Stay informed with the
NEW Casino City Times newsletter!
Best of John Grochowski
The reason you can take down don't bets24 April 2016
ANSWER: If casinos allowed craps players to take down pass line bets whenever we wanted, we’d be stuffing our pockets with profits — at least until the casinos changed the rules, eliminated the games or closed their doors.
On the comeout roll, pass line players have eight ways to win – the six rolls that total 7 and the two ways to make 11 – and only four ways to lose – the two rolls that total 3, the one way to make 2 and the one way to make 12. The casinos make their money after a point number is established, when the players become the underdogs.
If we could take down our pass bets at will, the smart play would be to bet pass on the comeout, collect our winnings on 7 and 11, accept our losses on 2, 3 or 12, and take down our bets if any other number was rolled, establishing a point. We’d win two-thirds of bets played to a decision.
Obviously, the casinos aren’t going to let that happen. If we want our edge on the comeout roll, we have to accept our place as underdog on subsequent rolls.
So why is it different for a don’t pass bettor? Because a don’t pass bettor who takes down his bet after a point is established is passing up the portion of the wager on which he, not the house, has an edge. For a don’t pass bettor, the danger period is the comeout roll, with only three ways to win (one way to make 2 and two ways to make 3) and eight ways to lose (7s and 11s). After that, when a point is established, the don’t pass bettor becomes the favorite. Naturally, the house will allow the player to take down a bet when the player is the favorite.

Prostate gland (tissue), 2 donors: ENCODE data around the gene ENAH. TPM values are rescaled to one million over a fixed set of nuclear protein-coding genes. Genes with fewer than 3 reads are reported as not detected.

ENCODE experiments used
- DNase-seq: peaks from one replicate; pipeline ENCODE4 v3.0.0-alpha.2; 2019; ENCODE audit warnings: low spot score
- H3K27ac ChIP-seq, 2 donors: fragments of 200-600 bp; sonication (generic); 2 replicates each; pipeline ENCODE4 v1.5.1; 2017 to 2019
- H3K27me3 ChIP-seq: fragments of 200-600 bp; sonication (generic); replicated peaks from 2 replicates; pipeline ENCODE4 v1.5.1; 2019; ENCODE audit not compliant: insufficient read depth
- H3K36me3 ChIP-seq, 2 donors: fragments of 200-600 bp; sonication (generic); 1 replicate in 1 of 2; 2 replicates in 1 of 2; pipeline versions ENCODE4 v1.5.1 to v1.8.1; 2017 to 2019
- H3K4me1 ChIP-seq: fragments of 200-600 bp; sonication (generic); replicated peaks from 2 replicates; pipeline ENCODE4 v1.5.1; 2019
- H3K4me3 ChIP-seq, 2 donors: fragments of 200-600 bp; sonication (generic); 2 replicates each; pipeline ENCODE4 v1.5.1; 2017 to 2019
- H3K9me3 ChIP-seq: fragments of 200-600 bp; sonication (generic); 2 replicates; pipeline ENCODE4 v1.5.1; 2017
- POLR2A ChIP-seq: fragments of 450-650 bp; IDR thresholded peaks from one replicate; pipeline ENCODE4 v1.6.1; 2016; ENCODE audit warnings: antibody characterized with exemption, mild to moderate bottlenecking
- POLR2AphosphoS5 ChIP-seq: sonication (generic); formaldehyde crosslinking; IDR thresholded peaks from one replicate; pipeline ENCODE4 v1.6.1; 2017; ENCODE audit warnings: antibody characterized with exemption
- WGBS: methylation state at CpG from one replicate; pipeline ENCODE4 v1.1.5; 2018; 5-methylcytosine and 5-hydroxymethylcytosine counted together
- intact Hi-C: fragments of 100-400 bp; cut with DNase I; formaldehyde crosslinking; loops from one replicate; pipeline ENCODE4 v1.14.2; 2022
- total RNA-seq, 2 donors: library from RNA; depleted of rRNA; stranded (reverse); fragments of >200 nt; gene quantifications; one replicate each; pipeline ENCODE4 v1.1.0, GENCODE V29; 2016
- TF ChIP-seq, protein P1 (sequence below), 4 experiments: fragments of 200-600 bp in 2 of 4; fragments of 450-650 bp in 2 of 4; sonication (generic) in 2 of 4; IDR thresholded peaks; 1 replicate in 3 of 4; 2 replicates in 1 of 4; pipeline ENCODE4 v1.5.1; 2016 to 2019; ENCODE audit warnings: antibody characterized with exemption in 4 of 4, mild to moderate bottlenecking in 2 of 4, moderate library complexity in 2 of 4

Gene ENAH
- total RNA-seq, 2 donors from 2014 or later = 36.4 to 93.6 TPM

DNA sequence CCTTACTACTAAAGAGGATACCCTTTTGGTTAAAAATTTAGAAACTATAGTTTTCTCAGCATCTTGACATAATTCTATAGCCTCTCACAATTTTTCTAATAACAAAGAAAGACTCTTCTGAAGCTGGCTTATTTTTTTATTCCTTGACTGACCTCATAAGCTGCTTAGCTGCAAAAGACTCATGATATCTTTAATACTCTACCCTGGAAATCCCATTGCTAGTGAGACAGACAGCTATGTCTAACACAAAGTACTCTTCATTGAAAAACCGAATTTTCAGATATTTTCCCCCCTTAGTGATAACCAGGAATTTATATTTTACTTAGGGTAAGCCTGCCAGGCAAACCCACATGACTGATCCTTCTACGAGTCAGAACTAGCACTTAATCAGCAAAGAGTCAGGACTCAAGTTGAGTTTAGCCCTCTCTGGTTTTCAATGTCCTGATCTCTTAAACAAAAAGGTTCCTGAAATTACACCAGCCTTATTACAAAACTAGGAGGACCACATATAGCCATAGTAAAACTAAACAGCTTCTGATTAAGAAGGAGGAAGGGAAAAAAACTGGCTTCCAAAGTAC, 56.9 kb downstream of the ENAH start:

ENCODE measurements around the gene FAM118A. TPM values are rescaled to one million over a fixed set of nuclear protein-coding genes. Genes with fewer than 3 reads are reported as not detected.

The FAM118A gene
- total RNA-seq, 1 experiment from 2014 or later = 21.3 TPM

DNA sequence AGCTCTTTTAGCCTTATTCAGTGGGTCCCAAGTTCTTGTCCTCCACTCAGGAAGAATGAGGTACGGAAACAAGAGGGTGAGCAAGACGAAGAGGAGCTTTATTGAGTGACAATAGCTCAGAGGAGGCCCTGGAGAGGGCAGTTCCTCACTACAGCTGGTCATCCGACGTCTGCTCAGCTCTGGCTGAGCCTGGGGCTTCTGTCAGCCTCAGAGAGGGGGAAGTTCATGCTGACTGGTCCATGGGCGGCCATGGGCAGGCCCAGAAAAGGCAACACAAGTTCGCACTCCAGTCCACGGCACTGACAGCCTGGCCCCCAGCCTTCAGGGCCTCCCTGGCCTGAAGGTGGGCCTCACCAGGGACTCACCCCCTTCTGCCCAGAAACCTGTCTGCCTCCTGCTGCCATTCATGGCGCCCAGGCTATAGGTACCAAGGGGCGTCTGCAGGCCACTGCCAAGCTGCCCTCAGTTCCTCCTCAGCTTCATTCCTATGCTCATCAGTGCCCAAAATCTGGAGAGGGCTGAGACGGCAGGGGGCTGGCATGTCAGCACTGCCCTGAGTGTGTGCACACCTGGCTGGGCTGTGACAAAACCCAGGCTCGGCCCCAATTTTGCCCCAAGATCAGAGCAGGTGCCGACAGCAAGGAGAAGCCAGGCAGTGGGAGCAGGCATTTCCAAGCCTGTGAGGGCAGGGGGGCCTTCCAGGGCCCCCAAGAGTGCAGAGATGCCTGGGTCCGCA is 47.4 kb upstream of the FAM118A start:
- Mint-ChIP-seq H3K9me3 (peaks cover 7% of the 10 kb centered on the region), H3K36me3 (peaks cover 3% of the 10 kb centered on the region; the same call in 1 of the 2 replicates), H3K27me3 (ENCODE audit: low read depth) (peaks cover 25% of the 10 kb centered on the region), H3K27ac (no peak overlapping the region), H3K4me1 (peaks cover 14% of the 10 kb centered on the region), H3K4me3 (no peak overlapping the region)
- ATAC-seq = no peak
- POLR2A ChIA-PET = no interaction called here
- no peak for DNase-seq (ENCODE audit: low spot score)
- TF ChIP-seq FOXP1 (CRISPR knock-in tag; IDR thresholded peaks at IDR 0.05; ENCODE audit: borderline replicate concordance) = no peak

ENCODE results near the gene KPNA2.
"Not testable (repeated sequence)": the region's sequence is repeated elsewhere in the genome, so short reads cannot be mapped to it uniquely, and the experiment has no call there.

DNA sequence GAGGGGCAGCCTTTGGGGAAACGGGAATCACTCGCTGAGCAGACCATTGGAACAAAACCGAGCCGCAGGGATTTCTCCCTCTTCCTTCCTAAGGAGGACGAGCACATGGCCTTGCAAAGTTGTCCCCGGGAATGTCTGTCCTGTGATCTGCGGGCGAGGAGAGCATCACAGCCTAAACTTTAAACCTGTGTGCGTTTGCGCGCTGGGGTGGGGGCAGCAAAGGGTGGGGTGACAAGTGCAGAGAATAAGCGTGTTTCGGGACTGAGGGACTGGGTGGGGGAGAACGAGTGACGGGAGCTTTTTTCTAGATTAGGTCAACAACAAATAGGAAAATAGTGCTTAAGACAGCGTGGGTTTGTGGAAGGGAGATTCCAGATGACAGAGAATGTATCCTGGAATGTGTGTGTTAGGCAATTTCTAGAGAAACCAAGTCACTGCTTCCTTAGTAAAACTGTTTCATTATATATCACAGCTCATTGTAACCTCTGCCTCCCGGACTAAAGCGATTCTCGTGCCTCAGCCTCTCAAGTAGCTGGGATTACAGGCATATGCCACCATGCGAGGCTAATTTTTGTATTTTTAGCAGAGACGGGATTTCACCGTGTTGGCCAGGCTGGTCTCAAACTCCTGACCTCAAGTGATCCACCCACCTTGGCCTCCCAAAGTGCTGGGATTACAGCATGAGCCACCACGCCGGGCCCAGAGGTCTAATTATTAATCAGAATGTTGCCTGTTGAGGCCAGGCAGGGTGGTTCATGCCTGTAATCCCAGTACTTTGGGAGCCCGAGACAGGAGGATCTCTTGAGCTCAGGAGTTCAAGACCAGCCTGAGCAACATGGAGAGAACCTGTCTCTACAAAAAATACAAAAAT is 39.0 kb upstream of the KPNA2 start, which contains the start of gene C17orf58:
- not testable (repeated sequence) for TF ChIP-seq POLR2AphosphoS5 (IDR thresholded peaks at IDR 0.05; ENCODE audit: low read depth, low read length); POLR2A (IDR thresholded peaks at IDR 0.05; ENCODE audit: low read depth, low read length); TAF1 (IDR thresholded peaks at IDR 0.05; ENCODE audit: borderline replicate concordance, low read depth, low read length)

QUESTION: You write about everything — blackjack, craps, roulette, slots — everything. Do you actually play all those games yourself? What are your favorites?
ANSWER: I have played every game I write about, but I’ve not necessarily played them all for money. When I write about new games after Global Gaming Expo each fall, many of the featured games are not yet on casino floors, but I play sample hands at distributors’ booths at the expo to get a feel for the games.
The same goes for slot games. I tour gamemakers’ booths and get demonstrations of how the bonus events work, and usually circle back to play a few minutes on each game I intend to feature. They are in demo mode, and there is no money involved.
However, any game I write about that has a niche on casino floors, I play at least a short time for money. I want to know the ins, outs and pitfalls of the real casino world. So yes, I’ve played Mississippi Stud, Caribbean Stud, Caribbean Draw, Three Card Poker, Four Card Poker, Spanish 21, Double Exposure Blackjack and many more games for money.
My favorites are the strategy games, where your decisions matter. When I’m playing for myself, and not necessarily for material to write about, my main games are blackjack and video poker.
This article is provided by the Frank Scoblete Network. Melissa A. Kaplan is the network's managing editor. If you would like to use this article on your website, please contact Casino City Press, the exclusive web syndication outlet for the Frank Scoblete Network. To contact Frank, please e-mail him at email@example.com.
Best of John Grochowski